Cell phones, alarm watches and electronic pagers must be silenced completely before entering the concert hall. Acoustics of our performance venues are designed to carry the human voice. Please don’t talk or whisper as this can be very distracting to performers and concertgoers. Texting is also very distracting to other audience members. Smoking is not permitted inside the building. Food and beverages are not permitted in the auditorium.
During the concert, can I come and go as I please?
Unlike a rock concert or sporting event, where it is routine to enter or exit the arena or stadium seats at will, it is important in a concert setting to wait for an appropriate pause or applause before entering or exiting. Do not come and go during the music (unless you need to remove a noisy child).
What about coughing noises?
Coughing can be an unavoidable problem. If you feel a cold coming on, please bring lozenges with you, or feel free to take complimentary cough drops located in the main lobby. Please unwrap the cough drop ahead of time. Unwrapping a cough drop during the music makes more noise than you might think. Please take your wrapper with you when you leave the auditorium.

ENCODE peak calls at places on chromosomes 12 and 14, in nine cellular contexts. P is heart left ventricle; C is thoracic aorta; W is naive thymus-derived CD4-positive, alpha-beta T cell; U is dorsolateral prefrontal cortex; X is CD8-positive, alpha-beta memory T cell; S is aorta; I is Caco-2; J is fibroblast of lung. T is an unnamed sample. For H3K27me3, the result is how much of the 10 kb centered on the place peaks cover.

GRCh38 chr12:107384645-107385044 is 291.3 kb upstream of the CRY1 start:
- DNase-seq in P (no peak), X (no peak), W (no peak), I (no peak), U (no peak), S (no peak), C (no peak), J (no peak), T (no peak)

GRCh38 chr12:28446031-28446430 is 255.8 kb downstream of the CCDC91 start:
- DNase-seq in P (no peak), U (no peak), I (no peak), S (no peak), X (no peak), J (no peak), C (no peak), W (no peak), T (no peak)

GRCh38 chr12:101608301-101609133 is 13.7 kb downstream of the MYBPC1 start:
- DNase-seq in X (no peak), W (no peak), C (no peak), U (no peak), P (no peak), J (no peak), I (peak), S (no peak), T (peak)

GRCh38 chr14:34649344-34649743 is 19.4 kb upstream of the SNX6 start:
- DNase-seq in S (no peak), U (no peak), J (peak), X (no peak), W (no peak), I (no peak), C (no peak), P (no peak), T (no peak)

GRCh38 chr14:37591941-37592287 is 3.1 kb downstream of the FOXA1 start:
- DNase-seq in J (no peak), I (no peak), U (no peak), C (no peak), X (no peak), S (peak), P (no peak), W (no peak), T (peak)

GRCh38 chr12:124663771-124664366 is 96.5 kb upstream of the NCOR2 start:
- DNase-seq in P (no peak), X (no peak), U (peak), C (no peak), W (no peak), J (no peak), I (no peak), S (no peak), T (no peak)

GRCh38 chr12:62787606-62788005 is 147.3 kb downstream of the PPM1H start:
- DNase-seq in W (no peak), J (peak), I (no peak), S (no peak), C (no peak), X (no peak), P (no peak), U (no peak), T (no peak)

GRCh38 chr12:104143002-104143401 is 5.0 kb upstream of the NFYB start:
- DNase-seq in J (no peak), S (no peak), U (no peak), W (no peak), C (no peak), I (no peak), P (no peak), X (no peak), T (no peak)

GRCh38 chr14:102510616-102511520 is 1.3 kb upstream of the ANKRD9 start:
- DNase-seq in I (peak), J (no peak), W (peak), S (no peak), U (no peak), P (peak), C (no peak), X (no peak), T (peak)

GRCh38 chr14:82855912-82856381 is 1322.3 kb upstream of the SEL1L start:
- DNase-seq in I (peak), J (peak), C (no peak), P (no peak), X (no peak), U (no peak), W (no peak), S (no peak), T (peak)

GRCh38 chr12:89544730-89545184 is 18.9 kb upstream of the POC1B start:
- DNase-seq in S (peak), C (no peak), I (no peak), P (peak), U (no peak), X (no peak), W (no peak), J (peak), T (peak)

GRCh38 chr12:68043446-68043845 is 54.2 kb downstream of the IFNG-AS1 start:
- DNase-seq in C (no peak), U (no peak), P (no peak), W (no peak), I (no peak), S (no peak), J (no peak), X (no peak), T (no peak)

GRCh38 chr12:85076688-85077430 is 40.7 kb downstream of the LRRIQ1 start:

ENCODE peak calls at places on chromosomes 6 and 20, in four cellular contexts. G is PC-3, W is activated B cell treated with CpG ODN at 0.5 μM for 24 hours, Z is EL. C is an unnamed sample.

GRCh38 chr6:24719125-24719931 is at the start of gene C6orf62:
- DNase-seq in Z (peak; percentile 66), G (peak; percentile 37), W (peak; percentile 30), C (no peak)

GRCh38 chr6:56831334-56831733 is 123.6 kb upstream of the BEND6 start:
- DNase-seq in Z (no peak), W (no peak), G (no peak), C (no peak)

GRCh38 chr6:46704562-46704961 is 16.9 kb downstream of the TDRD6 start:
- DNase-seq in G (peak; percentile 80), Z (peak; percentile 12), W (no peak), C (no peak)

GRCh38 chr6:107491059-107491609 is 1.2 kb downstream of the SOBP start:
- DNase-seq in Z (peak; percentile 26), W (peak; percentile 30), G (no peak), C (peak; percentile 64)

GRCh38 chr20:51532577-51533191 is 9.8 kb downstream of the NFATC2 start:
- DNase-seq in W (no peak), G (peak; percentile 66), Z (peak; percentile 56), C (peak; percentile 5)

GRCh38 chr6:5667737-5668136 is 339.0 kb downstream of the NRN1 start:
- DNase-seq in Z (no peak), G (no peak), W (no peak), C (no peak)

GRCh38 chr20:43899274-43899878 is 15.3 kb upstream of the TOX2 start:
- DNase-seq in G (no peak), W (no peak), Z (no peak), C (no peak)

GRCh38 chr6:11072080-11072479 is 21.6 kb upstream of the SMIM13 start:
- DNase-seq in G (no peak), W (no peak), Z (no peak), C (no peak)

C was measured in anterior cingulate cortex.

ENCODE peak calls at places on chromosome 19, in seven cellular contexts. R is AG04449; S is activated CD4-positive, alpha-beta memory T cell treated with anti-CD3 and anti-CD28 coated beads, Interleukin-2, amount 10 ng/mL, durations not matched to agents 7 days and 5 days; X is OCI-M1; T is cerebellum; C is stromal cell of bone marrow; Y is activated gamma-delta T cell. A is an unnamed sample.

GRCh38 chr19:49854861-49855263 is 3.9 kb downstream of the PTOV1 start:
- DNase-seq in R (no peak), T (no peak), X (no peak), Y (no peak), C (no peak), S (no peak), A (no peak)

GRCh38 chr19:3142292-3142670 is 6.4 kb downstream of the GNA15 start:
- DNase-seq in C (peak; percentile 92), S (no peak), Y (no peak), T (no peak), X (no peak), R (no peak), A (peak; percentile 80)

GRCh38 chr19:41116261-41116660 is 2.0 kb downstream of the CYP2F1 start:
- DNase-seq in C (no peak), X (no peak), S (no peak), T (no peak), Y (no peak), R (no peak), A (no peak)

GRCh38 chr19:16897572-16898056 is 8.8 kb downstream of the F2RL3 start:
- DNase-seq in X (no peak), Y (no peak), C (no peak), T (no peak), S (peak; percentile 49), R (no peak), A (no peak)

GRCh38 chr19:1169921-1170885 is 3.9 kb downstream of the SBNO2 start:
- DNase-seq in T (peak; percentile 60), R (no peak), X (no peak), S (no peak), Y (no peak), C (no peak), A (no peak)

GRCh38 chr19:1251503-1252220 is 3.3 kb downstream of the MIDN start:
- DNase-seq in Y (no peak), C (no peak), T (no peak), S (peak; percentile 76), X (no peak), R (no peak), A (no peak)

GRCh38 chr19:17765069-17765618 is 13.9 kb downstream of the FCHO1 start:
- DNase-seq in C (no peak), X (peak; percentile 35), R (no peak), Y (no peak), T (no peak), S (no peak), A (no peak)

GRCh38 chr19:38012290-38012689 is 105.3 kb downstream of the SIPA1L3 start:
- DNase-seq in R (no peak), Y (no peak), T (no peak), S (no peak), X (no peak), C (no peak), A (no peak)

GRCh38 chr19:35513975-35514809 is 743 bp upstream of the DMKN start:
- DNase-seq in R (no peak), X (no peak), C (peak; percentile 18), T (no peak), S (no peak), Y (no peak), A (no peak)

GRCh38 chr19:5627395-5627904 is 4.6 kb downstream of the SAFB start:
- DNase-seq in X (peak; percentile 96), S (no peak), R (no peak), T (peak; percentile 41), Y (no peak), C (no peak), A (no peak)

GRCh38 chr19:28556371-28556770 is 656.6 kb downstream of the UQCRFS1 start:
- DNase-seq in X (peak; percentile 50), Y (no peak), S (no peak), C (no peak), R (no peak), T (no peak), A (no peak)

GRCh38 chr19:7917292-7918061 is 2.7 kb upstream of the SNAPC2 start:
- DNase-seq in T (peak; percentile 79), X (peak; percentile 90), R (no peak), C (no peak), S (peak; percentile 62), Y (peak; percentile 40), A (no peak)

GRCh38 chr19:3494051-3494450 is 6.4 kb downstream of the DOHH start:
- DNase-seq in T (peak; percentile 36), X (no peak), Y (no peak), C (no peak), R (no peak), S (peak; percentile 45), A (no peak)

Applause: To clap or not to clap?
When to clap is cause of worry for many concert goers. At a classical music performance, it is customary not to applaud until a work is completely finished and the last note has died away. It’s easy to be fooled by breaks between movements (sections) in a longer work such as a symphony or suite; there may be a pause of several seconds as the conductor and players adjust their music and mentally prepare for the next movement. If in doubt, wait until the conductor puts his hands down and turns to face the audience.
It is also appropriate to applaud at the beginning of the concert when the Concertmaster (first chair violinist) enters the stage, and later when the conductor enters the stage
May I take pictures?
The use of still, video and digital cameras or audio recording equipment is strictly prohibited at all times in the concert hall. You are more than welcome to take photos and video in the lobby. Posting of pictures or video on the web is also prohibited. The privacy of our musicians must be considered and respected.
Is special access seating available for those patrons requiring wheelchairs or other special needs?
Our symphony concerts are generally held at Morrison Theater in Quincy Junior High. Wheelchair access is available from the west-side Morrison parking lot. Wheel chair access is not available to the balcony. All other concert venues also offer wheelchair access. Please call ahead if you need directions to the proper doors.
Do you have suggestions for area restaurants?